• realise the end fittings (where the hoses clamp to) were corroded
    • change sieve
    • re-tighten 3 out of 4 belts (saltwater pump + 2 alternators)
    • rig saltwater hose to a bucket to be able to start the engine
    • bleed engine
    • successfully start the engine
  • Sand bottom of the keel, inaccessible last time it was on the hard (Thomas)
  • Inject resin in delamination pockets at the bottom of the keel (Brin Wilson)
  • Tidy up bilges (Thomas)
  • Apply antifouling around waterline (Thomas)
  • Remove jib port winch to clean (Thomas)
  • Measure hull humidity level with moisture meter, to enable monitoring of osmosis going forward (Thomas)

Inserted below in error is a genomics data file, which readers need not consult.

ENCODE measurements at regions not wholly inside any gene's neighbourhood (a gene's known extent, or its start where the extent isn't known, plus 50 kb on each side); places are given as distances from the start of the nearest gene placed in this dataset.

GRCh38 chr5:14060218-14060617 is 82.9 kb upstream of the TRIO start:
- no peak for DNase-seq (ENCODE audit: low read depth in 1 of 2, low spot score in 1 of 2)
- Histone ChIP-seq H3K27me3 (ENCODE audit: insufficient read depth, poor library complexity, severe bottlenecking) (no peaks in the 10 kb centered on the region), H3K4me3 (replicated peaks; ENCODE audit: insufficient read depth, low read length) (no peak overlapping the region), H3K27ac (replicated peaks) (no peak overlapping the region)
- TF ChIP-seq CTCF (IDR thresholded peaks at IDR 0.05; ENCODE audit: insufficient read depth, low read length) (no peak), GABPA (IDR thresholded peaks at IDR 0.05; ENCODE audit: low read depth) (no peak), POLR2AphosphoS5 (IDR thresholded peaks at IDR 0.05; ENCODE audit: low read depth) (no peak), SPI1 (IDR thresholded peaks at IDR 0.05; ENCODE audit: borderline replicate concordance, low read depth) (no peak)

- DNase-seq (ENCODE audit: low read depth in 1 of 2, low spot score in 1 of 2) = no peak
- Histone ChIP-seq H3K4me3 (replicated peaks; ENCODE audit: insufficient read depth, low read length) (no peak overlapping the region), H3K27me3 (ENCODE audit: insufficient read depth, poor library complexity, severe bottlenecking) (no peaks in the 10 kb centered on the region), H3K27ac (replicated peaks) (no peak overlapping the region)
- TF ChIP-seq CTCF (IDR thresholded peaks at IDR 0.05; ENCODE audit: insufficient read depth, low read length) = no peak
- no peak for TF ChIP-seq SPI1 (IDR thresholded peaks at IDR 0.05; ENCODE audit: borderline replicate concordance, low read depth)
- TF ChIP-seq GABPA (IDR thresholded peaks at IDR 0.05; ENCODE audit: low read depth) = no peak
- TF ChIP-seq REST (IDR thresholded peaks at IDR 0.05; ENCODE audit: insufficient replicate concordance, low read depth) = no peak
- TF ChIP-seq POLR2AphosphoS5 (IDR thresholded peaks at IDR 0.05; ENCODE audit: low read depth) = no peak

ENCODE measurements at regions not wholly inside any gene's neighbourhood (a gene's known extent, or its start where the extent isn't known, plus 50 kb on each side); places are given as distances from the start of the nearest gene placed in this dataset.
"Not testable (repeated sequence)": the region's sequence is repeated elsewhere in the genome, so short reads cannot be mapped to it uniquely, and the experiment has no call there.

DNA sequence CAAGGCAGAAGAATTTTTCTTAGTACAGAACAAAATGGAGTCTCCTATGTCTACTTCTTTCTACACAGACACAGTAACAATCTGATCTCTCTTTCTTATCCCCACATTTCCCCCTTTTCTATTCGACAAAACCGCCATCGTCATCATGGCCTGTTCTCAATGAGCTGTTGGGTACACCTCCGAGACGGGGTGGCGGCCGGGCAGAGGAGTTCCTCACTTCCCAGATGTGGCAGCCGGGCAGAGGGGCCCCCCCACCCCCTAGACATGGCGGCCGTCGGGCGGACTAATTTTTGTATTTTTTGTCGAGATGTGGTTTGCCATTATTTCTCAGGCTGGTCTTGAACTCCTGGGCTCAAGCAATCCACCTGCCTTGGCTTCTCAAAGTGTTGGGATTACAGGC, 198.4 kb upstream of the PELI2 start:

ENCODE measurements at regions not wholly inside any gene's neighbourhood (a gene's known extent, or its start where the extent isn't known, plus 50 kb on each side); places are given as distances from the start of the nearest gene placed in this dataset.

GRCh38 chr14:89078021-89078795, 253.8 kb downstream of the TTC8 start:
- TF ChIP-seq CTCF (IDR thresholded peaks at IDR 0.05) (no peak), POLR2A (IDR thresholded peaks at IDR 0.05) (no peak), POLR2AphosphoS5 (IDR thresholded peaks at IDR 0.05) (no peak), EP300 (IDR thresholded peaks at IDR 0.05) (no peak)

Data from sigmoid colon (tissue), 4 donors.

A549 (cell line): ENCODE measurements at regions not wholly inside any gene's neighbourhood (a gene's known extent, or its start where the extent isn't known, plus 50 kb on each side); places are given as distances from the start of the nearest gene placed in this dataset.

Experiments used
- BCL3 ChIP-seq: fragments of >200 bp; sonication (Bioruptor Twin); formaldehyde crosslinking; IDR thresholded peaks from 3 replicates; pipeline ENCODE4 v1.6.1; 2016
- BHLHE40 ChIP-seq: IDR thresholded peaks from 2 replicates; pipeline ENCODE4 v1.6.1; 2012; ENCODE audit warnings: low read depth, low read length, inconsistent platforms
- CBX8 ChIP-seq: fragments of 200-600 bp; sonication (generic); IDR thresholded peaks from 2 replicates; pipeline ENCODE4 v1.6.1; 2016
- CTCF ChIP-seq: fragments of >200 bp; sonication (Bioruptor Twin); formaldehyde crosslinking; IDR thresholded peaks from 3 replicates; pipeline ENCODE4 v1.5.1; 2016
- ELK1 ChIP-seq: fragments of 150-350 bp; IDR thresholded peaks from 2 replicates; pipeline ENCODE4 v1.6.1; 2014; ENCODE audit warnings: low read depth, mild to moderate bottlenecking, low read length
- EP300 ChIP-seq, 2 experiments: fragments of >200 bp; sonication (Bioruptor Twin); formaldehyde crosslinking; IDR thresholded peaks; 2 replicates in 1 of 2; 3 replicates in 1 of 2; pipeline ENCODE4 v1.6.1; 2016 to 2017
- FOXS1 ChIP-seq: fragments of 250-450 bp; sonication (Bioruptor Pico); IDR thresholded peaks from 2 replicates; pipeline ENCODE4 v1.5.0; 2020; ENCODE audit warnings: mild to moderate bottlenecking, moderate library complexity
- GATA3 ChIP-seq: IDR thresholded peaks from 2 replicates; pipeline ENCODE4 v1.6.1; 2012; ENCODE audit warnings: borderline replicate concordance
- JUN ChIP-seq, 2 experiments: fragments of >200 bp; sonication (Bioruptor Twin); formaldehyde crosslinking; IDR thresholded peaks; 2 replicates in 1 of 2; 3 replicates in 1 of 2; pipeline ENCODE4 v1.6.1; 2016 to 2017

• Clean deck, cockpit, carpets and vinyl floors from all the antifouling marks (Thomas)
  • Switch boat back from “boatyard” to “house mode” (Thomas)
  • Fill diesel tanks (Thomas)

And just as every cloud has a silver lining, once again I felt blessed with the unfolding situation. First, the repairs were mostly covered by our insurance, second, Thomas turned into a competent project manager supervising the whole operation, and last but not least, we found new friends that offered us much more than a place to stay!